I bought the Lebanese poet Joumana Haddad‘s Invitation to a Secret Feast: Selected Poems for three reasons. First, the book’s title is beguiling; second, the selection is edited and partially translated by Khaled Mattawa, whose work as a poet and translator I’ve admired for some time; third, she is associated with the Shiir magazine group whose tutelary presence was Adonis (Ali Ahmad Sa’id), a man who in my humble opinion should have been awarded the Nobel Prize years ago.
Haddad defies every common American stereotype of Arabic women. Born in 1970 in Beirut, she speaks seven languages and works as a literary journalist for the daily Lebanese newspaper An Nahar and also teaches Italian. She is working on her Ph.D. in translation studies at the Sorbonne. And she’s writing a fiercely erotic, secularist poetry that draws on traditional Arab forms while reinventing and transcending them. I’ll give two examples, both of which convey the freshness and energy of her work, even in translation:
When I sit before you, stranger,
I know how much time you’ll need
to bury the distance between us.
You are at the peak of your intelligence
and I am at the peak of my banquet.
You are deliberating how to begin flirting with me,
under the curtain of my seriousness,
am already done devouring you.
I Am a Woman
No one can guess
what I say when I am silent,
who I see when I close my eyes,
how I am carried away when I am carried away,
what I search for when I reach out my hands.
Nobody, nobody knows
when I am hungry, when I take a journey,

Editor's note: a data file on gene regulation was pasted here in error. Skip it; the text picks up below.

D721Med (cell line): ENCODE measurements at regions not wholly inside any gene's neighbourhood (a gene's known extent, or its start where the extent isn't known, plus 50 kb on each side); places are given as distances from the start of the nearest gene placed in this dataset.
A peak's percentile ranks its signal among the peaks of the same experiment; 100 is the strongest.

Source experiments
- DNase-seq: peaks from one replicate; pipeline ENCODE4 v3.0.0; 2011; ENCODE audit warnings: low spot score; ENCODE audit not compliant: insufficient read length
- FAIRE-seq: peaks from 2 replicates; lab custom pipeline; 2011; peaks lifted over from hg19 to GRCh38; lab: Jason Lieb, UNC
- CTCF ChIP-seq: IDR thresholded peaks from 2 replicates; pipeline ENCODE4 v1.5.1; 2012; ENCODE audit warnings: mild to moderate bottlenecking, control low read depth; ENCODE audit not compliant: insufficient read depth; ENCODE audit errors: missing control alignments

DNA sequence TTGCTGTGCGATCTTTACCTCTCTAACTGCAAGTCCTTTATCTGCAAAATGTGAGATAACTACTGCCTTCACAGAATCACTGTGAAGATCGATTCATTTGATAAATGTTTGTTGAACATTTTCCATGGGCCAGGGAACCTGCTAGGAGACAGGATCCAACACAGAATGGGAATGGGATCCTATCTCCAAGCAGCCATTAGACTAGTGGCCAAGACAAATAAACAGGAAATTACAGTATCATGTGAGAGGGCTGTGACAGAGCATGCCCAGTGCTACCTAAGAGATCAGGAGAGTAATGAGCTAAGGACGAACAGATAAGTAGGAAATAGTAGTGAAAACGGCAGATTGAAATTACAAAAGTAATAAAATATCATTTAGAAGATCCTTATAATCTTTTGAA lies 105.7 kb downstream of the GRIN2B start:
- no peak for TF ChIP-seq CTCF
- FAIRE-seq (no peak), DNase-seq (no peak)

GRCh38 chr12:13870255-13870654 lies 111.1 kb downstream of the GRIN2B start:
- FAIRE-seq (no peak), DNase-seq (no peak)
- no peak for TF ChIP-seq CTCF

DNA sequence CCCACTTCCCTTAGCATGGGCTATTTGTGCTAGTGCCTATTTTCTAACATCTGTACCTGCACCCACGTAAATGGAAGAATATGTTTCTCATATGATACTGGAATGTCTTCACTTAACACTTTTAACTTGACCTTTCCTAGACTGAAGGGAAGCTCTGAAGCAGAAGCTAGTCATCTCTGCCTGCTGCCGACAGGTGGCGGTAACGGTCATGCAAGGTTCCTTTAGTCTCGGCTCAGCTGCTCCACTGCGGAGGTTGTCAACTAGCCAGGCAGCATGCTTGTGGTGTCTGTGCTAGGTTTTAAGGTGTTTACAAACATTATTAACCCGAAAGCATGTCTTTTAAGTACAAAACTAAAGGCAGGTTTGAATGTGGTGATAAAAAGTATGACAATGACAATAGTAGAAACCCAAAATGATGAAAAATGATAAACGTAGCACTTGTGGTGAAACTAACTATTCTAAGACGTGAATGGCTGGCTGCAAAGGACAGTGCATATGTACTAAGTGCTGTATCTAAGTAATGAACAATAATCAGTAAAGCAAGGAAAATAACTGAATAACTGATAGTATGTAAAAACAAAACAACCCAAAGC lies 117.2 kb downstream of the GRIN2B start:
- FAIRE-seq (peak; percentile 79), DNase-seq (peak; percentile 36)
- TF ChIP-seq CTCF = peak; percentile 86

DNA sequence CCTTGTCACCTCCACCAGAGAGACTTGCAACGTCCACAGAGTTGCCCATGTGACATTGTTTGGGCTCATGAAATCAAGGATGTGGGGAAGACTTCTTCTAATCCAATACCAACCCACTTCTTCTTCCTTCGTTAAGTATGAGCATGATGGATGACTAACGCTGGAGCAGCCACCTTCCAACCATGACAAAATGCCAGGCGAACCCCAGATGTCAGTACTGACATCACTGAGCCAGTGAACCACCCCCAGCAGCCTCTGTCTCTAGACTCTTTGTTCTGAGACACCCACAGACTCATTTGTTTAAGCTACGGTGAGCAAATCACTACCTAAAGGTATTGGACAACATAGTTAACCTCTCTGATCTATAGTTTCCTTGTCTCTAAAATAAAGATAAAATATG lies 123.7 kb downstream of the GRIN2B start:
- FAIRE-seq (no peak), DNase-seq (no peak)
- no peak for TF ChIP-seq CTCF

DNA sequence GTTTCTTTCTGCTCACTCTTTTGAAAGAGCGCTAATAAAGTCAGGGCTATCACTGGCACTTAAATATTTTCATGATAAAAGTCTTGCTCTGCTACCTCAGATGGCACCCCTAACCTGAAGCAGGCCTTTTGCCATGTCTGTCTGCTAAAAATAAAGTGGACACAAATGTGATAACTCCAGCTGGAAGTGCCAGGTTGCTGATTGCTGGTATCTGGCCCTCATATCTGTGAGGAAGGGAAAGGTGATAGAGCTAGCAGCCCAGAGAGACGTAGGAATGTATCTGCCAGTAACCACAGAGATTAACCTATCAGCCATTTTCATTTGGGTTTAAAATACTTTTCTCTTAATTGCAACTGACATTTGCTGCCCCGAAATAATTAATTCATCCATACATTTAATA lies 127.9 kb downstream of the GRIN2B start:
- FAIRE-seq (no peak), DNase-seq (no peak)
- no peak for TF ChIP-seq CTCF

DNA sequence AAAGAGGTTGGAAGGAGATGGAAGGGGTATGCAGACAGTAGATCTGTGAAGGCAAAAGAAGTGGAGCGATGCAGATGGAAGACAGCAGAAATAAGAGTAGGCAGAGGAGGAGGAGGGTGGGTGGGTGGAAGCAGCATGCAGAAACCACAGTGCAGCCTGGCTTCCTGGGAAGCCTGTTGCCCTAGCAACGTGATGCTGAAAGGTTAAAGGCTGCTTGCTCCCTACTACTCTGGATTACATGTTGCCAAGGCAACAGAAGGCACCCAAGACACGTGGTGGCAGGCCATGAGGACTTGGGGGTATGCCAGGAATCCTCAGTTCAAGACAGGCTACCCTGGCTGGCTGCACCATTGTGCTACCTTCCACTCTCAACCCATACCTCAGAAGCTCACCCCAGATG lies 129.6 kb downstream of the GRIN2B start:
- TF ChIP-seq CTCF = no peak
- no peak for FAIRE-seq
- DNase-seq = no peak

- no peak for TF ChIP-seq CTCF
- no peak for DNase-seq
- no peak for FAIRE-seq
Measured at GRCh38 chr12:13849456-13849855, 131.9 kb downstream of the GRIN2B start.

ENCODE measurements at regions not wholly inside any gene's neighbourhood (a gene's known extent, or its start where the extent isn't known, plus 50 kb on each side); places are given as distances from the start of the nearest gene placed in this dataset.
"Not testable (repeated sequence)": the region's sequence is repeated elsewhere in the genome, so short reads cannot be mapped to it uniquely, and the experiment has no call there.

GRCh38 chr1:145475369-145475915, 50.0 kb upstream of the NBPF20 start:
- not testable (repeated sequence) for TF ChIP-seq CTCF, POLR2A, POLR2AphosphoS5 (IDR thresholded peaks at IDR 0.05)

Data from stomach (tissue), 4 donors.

when I walk and when I am lost.
And nobody knows
that my going is a return
and my return is an abstention,
that my weakness is a mask
and my strength is a mask,
and that what is coming is a tempest.
They think they know
so I let them,
and I happen.
They put me in a cage so that
my freedom may be a gift from them,
and I’d have to thank them and obey.
But I am free before them, after them,
with them, without them.
I am free in my oppression, in my defeat
and my prison is what I want.
The key to the prison may be their tongue.
But their tongue is twisted around my desire’s fingers,
and my desire they can never command.
I am a woman.
They think they own my freedom.
So I let them,
and I happen.
One of the most impressive qualities of Haddad’s poetry is how it creates complexity out of the simplest words. Except for a poem called “Adrenaline,” which is larded with scientific lingo, her poems are composed of everyday language, but collaged and layered, the meanings accumulated through morphing syntactical structures and dynamic rhythms. They stand out especially in an American context because our poems, bad and good, tend to reach for smaller effects, aspiring to be houses of mirrors rather than vistas seen from some windy precipice. Haddad insists on writing precipice poems—and what a pleasure it is to read them!